The UC Board of Regents today voted to establish UC Berkeley’s College of Computing, Data Science, and Society (CDSS), the campus’s first new college in more than 50 years. The vote is the result of a three-year process to transform the Division of Computing, Data Science and Society into a college, which, in its new organizational structure, will be able to more effectively form new programs and partnerships, support instruction and research and foster identity and community among faculty, students and alumni. The college includes the Data Science Undergraduate Studies program, the Department of Statistics, the Berkeley Institute for Data Science, the Center for Computational Biology and the Bakar Institute of Digital Materials for the Planet. CDSS shares the Department of Electrical Engineering and Computer Sciences with the College of Engineering, the Social Science Data Lab (D-Lab) with the Social Sciences division, and the Computational Precision Health program with UC San Francisco (UCSF). “We are thrilled to announce a new college at Berkeley that connects our excellent research and education in computing, data science and statistics with the many data-intensive disciplines across our campus,” said Chancellor Christ. “Infusing the power of data science across multiple disciplines, from basic and applied sciences to the arts and humanities, will help us to fully realize its potential to benefit society, help address our world’s most intractable problems, and achieve our most visionary goals. At Berkeley, we have the opportunity and responsibility to educate data science students from diverse backgrounds to become the ethical leaders we need in private industry, the public service sector, and education.”

Jelani Nelson wins ACM Eugene L. Lawler Award

CS Professor Jelani Nelson has won the ACM Eugene L. Lawler Award for Humanitarian Contributions within Computer Science and Informatics. The biannual award is given to those who have made a “significant contribution through the use of computing technology.” Nelson is cited “for founding and developing AddisCoder, a nonprofit organization which teaches programming to underserved students from all over Ethiopia.” Founded in 2011, the program began as a free intensive summer program for high school students. The program’s student body is 40% female and includes students from each of the 11 regions of Ethiopia. AddisCoder alums have matriculated into top universities, including Harvard, MIT, and Princeton, and have joined companies like Google.


Shafi Goldwasser named Fellow of the Royal Society

CS Professor Shafi Goldwasser has been elected as a Foreign Member of the Royal Society, the UK’s national academy of sciences. Goldwasser joins a cohort of eighty researchers, innovators and communicators from around the world as the newest Fellows of the Royal Society. Fellows are selected “for their substantial contributions to the advancement of science … ” Goldwasser is known for her seminal work in cryptography, for which she won the Turing Award in 2012. Foreign Members of the Royal Society join the ranks of Stephen Hawking, Isaac Newton, Charles Darwin, Albert Einstein, Lise Meitner, Subrahmanyan Chandrasekhar and Dorothy Hodgkin.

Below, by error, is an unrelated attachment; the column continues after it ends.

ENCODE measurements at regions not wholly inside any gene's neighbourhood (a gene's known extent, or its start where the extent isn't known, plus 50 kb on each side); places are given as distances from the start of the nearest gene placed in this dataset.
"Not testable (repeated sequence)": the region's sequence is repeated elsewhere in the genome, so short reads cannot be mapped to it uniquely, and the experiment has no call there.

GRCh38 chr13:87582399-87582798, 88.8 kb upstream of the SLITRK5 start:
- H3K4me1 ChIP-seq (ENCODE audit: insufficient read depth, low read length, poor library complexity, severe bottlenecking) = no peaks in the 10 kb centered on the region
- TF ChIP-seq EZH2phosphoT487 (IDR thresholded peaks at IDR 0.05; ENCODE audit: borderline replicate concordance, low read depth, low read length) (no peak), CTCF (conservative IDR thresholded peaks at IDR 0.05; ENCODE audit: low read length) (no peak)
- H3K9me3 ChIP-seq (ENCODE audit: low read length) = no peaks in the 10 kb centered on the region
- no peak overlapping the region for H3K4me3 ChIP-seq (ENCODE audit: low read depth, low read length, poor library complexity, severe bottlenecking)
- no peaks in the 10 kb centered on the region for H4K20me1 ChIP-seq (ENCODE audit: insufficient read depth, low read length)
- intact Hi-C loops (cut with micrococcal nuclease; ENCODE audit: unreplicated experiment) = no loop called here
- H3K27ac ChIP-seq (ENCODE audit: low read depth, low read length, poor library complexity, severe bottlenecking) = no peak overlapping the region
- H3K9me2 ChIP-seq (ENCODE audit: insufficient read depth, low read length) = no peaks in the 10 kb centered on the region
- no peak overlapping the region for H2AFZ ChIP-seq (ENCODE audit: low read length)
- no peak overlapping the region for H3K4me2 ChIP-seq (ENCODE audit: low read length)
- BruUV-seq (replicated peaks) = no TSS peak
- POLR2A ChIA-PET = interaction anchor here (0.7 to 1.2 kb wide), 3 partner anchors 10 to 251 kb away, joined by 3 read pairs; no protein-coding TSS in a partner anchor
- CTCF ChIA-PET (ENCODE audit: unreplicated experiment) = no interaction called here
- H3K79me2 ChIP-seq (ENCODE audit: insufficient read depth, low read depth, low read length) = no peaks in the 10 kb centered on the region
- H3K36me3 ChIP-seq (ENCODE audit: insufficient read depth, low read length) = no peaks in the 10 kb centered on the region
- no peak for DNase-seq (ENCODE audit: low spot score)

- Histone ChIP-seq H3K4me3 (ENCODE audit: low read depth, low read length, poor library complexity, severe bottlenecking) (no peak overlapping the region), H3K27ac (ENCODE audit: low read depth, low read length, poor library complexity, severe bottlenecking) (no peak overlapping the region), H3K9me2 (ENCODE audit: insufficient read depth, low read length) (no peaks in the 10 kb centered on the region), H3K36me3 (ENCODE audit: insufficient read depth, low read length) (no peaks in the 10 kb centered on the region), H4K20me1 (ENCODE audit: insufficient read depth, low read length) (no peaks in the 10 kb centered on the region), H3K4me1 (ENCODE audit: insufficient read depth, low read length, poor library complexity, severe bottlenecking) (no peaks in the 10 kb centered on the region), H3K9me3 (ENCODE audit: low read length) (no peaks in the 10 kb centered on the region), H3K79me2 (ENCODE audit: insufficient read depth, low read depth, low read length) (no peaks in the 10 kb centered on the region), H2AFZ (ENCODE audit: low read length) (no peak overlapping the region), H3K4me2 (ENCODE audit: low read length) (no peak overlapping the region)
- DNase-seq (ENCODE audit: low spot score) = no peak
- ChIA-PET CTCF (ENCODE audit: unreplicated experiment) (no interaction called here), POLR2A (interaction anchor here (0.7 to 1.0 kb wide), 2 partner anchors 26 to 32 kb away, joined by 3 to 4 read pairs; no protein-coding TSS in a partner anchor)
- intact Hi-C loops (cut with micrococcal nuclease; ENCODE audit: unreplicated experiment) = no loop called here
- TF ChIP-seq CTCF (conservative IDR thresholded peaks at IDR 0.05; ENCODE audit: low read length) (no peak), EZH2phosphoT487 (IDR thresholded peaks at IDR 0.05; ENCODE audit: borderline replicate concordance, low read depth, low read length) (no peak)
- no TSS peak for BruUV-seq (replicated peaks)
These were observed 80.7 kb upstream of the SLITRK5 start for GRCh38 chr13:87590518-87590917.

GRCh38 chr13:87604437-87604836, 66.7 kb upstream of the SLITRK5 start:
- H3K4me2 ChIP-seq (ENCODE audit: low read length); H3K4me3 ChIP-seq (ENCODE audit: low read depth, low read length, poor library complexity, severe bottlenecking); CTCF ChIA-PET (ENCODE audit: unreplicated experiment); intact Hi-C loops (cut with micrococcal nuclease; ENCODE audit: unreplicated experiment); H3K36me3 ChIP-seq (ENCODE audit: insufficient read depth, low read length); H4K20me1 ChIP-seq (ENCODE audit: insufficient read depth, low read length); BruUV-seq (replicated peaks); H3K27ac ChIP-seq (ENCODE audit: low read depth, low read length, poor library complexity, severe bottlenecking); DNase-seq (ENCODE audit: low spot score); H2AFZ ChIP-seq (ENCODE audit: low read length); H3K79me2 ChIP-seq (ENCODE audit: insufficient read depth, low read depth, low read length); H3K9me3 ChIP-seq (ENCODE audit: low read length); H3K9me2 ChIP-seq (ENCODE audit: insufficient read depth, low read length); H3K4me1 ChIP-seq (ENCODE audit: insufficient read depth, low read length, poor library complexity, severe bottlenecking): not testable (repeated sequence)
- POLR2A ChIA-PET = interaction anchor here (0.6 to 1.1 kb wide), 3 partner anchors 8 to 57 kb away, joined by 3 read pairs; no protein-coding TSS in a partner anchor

Stuart Russell wins ACM’s AAAI Allen Newell Award

CS Professor Stuart Russell has won the AAAI Allen Newell Award from the Association for Computing Machinery (ACM). The award is given to individuals who have made significant contributions to the field of artificial intelligence. Russell was cited “for a series of foundational contributions to Artificial Intelligence, spanning a wide range of areas such as logical and probabilistic reasoning, knowledge representation, machine learning, reinforcement learning, and the ethics of AI.” His 1995 textbook with Peter Norvig, “Artificial Intelligence: A Modern Approach” is considered the most popular textbook on the subject. Russell received the IJCAI Award for Research Excellence in 2022, and in 2021 he was named an Officer of the Most Excellent Order of the British Empire. He is an ACM Fellow, and a Fellow of the American Association for the Advancement of Science (AAAS), and the Association for the Advancement of Artificial Intelligence (AAAI), respectively.

(Photo: Sheila Humphreys)

9th Annual Berkeley-Stanford meetup celebrates the 45th anniversary of WiCSE

The 9th Annual Berkeley-Stanford Women in EECS research meetup took place on Saturday, April 29th in the Wozniak Lounge, Soda Hall. The meetup offers all female-identifying, transgender, non-binary, and gender non-conforming graduate students a chance to learn about each other’s research and to network with alums from industry and academia. The daylong event featured a panel of faculty from both Berkeley and Stanford, as well as recent alums in industry. Throughout the day graduate students presented their research highlights. Stanford EE Assistant Professor Dorsa Sadigh (EECS Ph.D. ‘17), gave a keynote speech. The meetup marked the 45th anniversary of Berkeley’s Women in Computer Science and Electrical Engineering (WiCSE). Professor Susan Graham, the first woman appointed to the CS faculty in 1971, shared remarks on the history and value of WiCSE. “What a wonderful group of students!" said Graham. "I was impressed with the brief research talks, and with the conversations I had."

(Photo by Adam Lau/Berkeley Engineering)

Berkeley EECS faculty to join NSF-backed AI cybersecurity institute

Five Berkeley EECS faculty members have joined the newly formed AI Institute for Agent-based Cyber Threat Intelligence and Operation (ACTION), which is backed by the National Science Foundation (NSF). NSF will invest $140 million into seven new National Artificial Intelligence Research Institutes, of which ACTION is a key institute that will use AI to address risks in cybersecurity. The UC Berkeley team will be led by CS Professor Dawn Song, as well as Professors Stuart Russell, Pieter Abbeel, David Wagner, and Bin Yu. “UC Berkeley’s team aims to develop both new foundational technologies in learning and reasoning, as well as their novel applications in the cybersecurity domain, to significantly improve state-of-the-art technologies throughout the life cycle of cyber defense,” said Song.